http://etsy.com/shop/EWB
Here are some of the items I have made for our family and other special needs families! 

Say Bye Bye to those black  plain medical bracelets that come with your VNS magnets and HELLO to having your favorite colors and your name embroidered on yours. Wear them
confidently because they are stylish, adjustable and comfortable. What are your favorite colors?
Let me make yours today!

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Spinning Wheels

IMG_6778We have been in AL for almost two years now. Frightening thought, considering that I had anticipated better care for the boys here and ended up with less than they had before. To date, they have seen 4 Pediatric Neurologist, 1 Geneticist and still just spinning our wheels as far as the “why.” Currently, we are traveling longer than we were from MS to New Orleans just to see a Pediatric Neurologist who at least seems to  have the ability to think outside the box. I still would never leave MS given the chance to do that over!
I don’t think anything could have prepared me for this journey with Brett, even Brynn’s journey was so different, looking back seems less stressful and complicated in comparison. IMG_6885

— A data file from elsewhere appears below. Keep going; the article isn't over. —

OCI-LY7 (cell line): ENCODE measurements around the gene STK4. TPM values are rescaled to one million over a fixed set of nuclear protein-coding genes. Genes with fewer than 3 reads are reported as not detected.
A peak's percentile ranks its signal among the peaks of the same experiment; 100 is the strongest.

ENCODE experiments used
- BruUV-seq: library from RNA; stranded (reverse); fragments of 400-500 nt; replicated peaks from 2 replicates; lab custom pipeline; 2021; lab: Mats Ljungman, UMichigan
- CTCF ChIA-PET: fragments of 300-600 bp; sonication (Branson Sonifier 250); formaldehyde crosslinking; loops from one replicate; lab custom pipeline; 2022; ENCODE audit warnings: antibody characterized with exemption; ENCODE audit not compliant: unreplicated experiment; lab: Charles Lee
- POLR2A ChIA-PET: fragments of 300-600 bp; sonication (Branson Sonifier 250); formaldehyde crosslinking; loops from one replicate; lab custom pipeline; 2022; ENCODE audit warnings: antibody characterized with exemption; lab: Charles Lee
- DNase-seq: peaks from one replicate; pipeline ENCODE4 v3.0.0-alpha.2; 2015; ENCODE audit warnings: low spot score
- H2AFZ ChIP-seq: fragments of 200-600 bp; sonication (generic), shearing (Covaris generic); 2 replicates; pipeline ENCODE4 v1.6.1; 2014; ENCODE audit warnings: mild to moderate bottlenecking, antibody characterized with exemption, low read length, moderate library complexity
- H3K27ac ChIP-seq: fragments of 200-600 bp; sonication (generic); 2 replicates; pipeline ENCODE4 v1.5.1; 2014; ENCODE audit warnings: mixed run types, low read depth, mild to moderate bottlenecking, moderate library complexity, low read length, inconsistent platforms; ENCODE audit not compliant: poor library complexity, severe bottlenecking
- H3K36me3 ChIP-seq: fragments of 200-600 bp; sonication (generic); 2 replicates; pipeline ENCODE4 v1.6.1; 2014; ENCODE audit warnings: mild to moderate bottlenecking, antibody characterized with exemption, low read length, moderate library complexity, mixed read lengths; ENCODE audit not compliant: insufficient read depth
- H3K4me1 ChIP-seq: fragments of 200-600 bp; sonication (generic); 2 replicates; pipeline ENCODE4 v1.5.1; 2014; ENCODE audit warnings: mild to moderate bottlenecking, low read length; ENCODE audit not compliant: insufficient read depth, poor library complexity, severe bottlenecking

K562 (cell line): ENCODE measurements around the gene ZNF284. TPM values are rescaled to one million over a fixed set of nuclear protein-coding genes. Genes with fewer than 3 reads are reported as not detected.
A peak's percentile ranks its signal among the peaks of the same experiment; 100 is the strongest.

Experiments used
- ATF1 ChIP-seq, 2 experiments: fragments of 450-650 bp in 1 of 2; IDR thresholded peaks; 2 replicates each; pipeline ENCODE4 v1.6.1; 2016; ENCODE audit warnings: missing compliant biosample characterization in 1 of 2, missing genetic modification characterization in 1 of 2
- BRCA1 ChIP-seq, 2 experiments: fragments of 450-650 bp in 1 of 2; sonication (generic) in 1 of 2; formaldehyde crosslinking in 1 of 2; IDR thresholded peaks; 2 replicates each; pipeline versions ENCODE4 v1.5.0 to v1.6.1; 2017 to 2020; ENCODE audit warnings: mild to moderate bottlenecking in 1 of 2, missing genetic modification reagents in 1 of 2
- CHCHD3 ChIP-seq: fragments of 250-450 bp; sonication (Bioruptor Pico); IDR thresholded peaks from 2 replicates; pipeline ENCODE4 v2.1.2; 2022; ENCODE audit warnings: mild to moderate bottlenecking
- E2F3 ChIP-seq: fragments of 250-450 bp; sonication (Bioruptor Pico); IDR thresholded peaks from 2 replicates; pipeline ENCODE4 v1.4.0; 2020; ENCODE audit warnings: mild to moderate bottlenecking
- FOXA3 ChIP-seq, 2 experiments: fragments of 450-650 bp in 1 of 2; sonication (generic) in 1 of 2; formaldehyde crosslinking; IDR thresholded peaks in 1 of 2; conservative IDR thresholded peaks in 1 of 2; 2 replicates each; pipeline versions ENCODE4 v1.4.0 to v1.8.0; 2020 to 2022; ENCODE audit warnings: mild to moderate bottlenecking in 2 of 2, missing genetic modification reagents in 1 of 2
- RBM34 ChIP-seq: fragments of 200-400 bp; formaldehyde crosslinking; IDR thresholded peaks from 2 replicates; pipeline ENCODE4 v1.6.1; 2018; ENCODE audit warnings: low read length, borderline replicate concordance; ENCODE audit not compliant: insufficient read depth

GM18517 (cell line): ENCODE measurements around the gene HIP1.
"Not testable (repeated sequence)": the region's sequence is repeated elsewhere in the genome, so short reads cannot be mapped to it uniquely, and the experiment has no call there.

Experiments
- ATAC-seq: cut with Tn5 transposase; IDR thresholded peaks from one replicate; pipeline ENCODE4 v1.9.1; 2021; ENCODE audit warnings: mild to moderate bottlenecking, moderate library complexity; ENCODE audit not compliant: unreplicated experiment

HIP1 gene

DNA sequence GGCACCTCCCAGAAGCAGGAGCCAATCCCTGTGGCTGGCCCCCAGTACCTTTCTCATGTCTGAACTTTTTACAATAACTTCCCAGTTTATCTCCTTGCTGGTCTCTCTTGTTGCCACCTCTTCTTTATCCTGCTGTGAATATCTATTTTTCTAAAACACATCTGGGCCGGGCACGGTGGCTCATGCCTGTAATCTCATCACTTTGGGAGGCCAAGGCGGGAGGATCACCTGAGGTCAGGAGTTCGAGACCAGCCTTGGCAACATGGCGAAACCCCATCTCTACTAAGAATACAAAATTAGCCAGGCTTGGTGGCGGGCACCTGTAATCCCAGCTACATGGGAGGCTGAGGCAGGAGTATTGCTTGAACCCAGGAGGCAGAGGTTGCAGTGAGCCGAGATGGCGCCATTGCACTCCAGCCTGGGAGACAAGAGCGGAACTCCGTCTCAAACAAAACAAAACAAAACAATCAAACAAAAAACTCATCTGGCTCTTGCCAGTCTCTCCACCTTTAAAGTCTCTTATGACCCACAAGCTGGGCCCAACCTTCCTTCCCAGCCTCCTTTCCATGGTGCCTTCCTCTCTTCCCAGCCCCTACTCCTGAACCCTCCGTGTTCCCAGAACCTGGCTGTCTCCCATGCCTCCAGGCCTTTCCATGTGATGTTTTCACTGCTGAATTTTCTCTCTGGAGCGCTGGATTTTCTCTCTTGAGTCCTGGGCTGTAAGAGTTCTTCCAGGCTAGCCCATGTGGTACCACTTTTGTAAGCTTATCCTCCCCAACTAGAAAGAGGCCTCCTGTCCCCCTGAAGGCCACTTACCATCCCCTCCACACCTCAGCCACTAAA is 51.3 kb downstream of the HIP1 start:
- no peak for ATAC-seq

Tonight, Brett had a mild seizure as he walked down the hall towards his room for bed. I stood there talking to him and when he was ready we proceeded to his room. I read their Warrior Devotional, said our prayers, kissed both my warrior boys on the cheek and headed out the room. Brett’s headphones are broken, so he wanted to listen to his music on his iPod dock. Simple, but unacceptable to Brynn who had to take an Ativan minutes before because he was slurring speech, racing thoughts just spouting out and his left arm was jerking in those familiar myoclonic twitches, all signs it was not going to be a good night. So argue they did and Brynn took the iPod from Brett and slung it to the bottom of the bed. Abigail calls out “Brett’s having a seizure.” Indeed, he is, so I get the magnet and swipe.